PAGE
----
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This week’s Book of the Week feature is Preventing Deer Damage, by Robert G. Juhre.
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From Chapter 8: Repellents — Home remedies
Smell to repel! There are many repellents that can be formulated at home for a modest cost and sometimes from ingredients that are found around the home. They can be fairly effective for small area protection or to safeguard against specific plantings. Repellents work because their odor is repugnant to deer or the pungent taste is offensive to their bland taste preference.
The advantages of home remedies include low cost, easy application and no unsightly barriers. They do have their downside, such as the need to replenish after rains or long exposure to hot, dry or windy periods. If the mixture contains eggs, you will have to pour the mixture over the plant foliage instead of using a sprayer, as the egg coagulates and will clog the sprayer nozzle. Blood meal is an ingredient in some of these concoctions and can attract dogs and other carnivores. Putrid egg mixes seem to attract raccoons and the fats in soap are tasty to rodents. Most of the time these repellents will not be a cause for concern, but it is possible to create a new problem while trying to solve an old one.
Repellents need to be applied early in the growing season, before the deer begin to feed in the spring. It is much more difficult to dissuade them after their feeding patterns are established. The following are some tried and true remedies.
Hair is readily obtained from your local barber shop or beauty salon. Spread it around the base of the plant to be protected and at the drip line (the outside perimeter of the plant foliage). Human hair is protein and will gradually break down. Periodic replacement is necessary. Do not use treated hair.
Dog & Cat Hair
Dog and cat hair is obtainable from your local veterinarian or dog grooming parlor. Watch out for the fleas.
Blood meal is used as a slow-release fertilizer and is available in small packages at nurseries and garden centers and in larger bags from farm supply stores. Blood meal, although a fertilizer, will not burn your plants. It can be spread at the base of your plants or mixed with water and sprayed on the foliage. A common method of application is to place three or four tablespoons of blood meal in a cheese cloth or nylon bag and tie onto the branches of the plants. If the plants cannot support the bags, then attach them to stakes driven into the ground near the plants. This method is double barreled in that it not only repels, but fertilizes as well. The blood meal must be replaced periodically, as it dries out or is leached away by rain.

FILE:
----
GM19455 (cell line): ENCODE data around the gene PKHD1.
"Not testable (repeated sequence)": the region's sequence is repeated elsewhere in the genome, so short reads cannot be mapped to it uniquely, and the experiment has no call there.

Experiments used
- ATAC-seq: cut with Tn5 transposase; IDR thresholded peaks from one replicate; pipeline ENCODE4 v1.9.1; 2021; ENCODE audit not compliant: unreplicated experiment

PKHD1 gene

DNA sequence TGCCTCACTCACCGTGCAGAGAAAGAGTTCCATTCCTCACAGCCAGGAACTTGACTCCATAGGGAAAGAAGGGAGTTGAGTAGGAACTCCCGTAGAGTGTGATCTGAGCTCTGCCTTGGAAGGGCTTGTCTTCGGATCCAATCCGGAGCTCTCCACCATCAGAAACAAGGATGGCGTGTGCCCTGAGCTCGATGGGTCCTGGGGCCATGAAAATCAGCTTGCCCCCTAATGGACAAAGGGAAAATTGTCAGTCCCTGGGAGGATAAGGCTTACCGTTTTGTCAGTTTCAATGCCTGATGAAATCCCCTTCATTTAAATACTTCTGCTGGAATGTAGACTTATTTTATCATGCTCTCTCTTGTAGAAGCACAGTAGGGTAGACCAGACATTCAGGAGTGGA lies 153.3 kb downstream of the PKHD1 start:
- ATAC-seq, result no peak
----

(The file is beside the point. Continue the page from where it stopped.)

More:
Eggs, Soap & Pepper Mix
Mix raw eggs with liquid soap and hot cayenne pepper. The soap helps the mixture adhere to the foliage and has some repellent power of its own. The rotten egg smell is repugnant to a deer’s sense of smell and the pepper is definitely offensive to its taste buds. Always test your mixture sparingly on a plant before making a wholesale application. Most of these mixtures have no toxic effects on most plants, but play it safe anyway.
Eggs & Onion Mix
This mixture is a variation of the standard egg, soap and pepper mix. Blend two eggs, including the shells, with two cups of chopped green onions, one tablespoon of fresh cayenne or chili powder and two cups of water. If you make too much, add some vinegar and oil and you have a fine marinade. A bit of garlic won’t hurt either.
Some rose growers report that applying a mixture of six eggs to one gallon of water will act as an effective repellent. Apply to the ground under the rose bushes as well as the stems and leaves. Remember to wash your cut roses before displaying them in the house, unless the sulfur smell is appealing to you. There is a small part of the general population that finds skunk smell appealing, so perhaps these are sulfur lovers also?
This is just a way to dispense any of the homemade concoctions. Soak your old socks (use the one the washer didn’t eat) in the egg and pepper mix. Add some hair or blood meal or both to the mix. No soap is necessary. Attach the socks to branches or stakes. They are not very attractive, but novel. I wonder if it is the old socks or the repellent that offends the deer?
This is a biennial plant (Euphorbia lathyris) that supposedly keeps gophers from your garden and also repels the deer. I have not found it to be effective for stopping deer or gophers from performing their favorite pastime.
Gallon Holding Tanks
This is for the person that doesn’t want to continually refresh their repellent. However, in dry country, evaporation will diminish the mix and in rainy parts of the country, continual rain will dilute it. Dig a hole in the ground to accommodate whatever size plastic container you propose to use as your holding tank. Place the jug in the hole, leaving 1/2” of the lip protruding. Fill the container with a loose tepee of sticks. Replenish as needed.